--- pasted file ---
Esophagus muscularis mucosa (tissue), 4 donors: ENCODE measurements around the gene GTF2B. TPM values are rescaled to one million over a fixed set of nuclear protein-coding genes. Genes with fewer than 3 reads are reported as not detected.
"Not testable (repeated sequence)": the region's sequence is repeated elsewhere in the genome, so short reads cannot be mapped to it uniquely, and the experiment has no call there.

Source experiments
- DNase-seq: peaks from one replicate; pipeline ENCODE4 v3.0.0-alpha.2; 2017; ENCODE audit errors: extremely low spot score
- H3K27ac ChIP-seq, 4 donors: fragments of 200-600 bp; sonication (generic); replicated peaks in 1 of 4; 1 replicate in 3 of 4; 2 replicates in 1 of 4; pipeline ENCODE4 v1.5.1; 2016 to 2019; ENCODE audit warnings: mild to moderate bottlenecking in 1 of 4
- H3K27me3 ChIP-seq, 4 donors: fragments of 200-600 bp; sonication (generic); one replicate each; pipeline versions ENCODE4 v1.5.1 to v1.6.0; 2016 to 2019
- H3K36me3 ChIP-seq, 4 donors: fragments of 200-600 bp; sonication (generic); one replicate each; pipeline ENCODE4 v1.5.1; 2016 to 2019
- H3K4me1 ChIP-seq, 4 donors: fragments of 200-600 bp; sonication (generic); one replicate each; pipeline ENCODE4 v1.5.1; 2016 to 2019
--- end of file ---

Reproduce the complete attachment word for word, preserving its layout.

Esophagus muscularis mucosa (tissue), 4 donors: ENCODE measurements around the gene GTF2B. TPM values are rescaled to one million over a fixed set of nuclear protein-coding genes. Genes with fewer than 3 reads are reported as not detected.
"Not testable (repeated sequence)": the region's sequence is repeated elsewhere in the genome, so short reads cannot be mapped to it uniquely, and the experiment has no call there.

Source experiments
- DNase-seq: peaks from one replicate; pipeline ENCODE4 v3.0.0-alpha.2; 2017; ENCODE audit errors: extremely low spot score
- H3K27ac ChIP-seq, 4 donors: fragments of 200-600 bp; sonication (generic); replicated peaks in 1 of 4; 1 replicate in 3 of 4; 2 replicates in 1 of 4; pipeline ENCODE4 v1.5.1; 2016 to 2019; ENCODE audit warnings: mild to moderate bottlenecking in 1 of 4
- H3K27me3 ChIP-seq, 4 donors: fragments of 200-600 bp; sonication (generic); one replicate each; pipeline versions ENCODE4 v1.5.1 to v1.6.0; 2016 to 2019
- H3K36me3 ChIP-seq, 4 donors: fragments of 200-600 bp; sonication (generic); one replicate each; pipeline ENCODE4 v1.5.1; 2016 to 2019
- H3K4me1 ChIP-seq, 4 donors: fragments of 200-600 bp; sonication (generic); one replicate each; pipeline ENCODE4 v1.5.1; 2016 to 2019